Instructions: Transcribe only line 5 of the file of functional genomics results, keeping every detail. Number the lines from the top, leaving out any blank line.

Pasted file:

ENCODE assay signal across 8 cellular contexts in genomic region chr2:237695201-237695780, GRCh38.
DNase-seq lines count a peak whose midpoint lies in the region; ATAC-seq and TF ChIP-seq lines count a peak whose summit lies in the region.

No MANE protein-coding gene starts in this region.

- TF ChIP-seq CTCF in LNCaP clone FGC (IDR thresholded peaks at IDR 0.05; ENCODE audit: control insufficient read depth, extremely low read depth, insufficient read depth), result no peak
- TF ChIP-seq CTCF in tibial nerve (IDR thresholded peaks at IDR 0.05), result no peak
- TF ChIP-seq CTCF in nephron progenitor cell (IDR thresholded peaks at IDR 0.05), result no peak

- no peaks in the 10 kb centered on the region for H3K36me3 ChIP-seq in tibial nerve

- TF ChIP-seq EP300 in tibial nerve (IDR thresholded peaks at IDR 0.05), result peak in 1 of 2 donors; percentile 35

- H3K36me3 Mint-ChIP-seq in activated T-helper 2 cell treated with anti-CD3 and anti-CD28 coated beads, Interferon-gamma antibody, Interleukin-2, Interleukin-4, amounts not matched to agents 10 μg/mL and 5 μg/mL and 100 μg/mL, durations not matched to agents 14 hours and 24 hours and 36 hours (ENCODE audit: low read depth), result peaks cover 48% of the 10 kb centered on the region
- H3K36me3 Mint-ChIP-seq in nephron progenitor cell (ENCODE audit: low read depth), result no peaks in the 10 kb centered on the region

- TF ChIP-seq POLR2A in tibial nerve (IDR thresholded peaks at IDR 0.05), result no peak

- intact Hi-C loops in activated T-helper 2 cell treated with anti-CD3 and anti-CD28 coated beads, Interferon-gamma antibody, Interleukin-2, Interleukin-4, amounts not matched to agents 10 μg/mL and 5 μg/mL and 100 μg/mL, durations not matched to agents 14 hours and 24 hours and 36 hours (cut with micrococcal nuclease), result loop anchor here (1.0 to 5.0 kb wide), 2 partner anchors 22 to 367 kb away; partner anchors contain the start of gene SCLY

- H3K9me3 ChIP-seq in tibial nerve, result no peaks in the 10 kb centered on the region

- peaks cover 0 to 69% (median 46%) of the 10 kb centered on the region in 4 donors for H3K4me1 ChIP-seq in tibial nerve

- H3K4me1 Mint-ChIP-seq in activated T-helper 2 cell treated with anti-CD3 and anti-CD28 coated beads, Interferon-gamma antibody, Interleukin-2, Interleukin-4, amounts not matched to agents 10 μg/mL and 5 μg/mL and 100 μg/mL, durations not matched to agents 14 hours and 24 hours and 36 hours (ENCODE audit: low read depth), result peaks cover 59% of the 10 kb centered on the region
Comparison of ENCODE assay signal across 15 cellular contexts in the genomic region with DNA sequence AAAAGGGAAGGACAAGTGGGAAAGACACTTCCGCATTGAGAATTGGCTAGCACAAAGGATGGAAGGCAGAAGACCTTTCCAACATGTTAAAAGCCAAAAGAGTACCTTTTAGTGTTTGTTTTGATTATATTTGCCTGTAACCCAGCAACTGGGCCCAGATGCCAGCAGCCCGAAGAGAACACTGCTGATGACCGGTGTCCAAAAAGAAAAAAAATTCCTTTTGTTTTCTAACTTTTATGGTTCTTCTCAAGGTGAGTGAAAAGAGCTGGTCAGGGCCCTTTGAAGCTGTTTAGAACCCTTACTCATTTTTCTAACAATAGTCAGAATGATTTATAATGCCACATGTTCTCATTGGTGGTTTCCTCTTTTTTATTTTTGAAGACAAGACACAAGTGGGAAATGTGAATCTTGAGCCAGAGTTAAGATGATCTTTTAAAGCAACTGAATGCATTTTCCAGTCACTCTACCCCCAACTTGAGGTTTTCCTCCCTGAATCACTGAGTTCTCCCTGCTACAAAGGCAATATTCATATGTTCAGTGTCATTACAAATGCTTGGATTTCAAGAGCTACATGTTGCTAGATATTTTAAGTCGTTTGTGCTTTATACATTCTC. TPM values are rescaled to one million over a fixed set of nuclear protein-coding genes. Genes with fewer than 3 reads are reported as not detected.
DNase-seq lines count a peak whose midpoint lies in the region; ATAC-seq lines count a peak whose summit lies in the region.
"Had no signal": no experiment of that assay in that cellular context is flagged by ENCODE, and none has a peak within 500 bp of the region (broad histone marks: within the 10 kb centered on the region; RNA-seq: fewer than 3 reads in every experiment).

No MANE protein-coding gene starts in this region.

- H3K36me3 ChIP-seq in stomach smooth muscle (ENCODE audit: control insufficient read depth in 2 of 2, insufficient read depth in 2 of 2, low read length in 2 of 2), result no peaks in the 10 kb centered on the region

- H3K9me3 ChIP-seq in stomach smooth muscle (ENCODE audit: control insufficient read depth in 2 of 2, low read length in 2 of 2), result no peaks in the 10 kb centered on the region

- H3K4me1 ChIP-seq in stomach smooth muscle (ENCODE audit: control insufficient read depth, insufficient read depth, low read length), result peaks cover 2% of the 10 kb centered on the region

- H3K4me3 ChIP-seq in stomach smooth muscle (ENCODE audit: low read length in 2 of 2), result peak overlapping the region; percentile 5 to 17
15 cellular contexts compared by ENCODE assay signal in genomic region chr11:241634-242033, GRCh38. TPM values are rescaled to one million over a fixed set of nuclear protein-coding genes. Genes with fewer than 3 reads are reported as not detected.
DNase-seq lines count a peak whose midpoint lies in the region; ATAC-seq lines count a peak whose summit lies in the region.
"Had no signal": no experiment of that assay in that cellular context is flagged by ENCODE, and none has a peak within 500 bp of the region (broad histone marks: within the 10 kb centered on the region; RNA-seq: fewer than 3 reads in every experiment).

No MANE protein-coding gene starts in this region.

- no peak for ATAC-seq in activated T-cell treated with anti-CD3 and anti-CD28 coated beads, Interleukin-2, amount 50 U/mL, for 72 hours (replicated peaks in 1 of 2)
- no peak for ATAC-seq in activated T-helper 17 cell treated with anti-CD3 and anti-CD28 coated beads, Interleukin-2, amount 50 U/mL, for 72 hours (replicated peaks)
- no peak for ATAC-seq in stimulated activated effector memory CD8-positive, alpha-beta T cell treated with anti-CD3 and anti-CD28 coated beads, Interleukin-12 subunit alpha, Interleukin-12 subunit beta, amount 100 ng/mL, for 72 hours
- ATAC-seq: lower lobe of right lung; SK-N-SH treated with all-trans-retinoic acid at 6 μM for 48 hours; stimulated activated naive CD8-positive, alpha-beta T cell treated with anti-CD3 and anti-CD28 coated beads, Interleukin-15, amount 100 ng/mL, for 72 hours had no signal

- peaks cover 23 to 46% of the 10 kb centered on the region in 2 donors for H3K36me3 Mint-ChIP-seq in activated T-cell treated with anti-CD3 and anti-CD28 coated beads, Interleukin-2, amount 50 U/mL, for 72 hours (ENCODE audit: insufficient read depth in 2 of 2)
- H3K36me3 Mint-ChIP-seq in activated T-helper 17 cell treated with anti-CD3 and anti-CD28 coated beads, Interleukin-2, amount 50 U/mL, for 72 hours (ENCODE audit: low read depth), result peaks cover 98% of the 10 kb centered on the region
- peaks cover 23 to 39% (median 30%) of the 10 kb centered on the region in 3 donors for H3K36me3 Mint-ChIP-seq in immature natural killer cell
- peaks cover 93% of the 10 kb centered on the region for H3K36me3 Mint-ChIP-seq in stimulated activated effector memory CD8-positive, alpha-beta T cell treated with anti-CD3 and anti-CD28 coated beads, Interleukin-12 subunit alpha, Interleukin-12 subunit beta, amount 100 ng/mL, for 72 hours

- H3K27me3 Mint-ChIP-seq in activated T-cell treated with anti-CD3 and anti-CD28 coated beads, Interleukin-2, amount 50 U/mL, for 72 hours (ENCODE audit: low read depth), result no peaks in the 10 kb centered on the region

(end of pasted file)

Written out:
- TF ChIP-seq CTCF in tibial nerve (IDR thresholded peaks at IDR 0.05), result no peak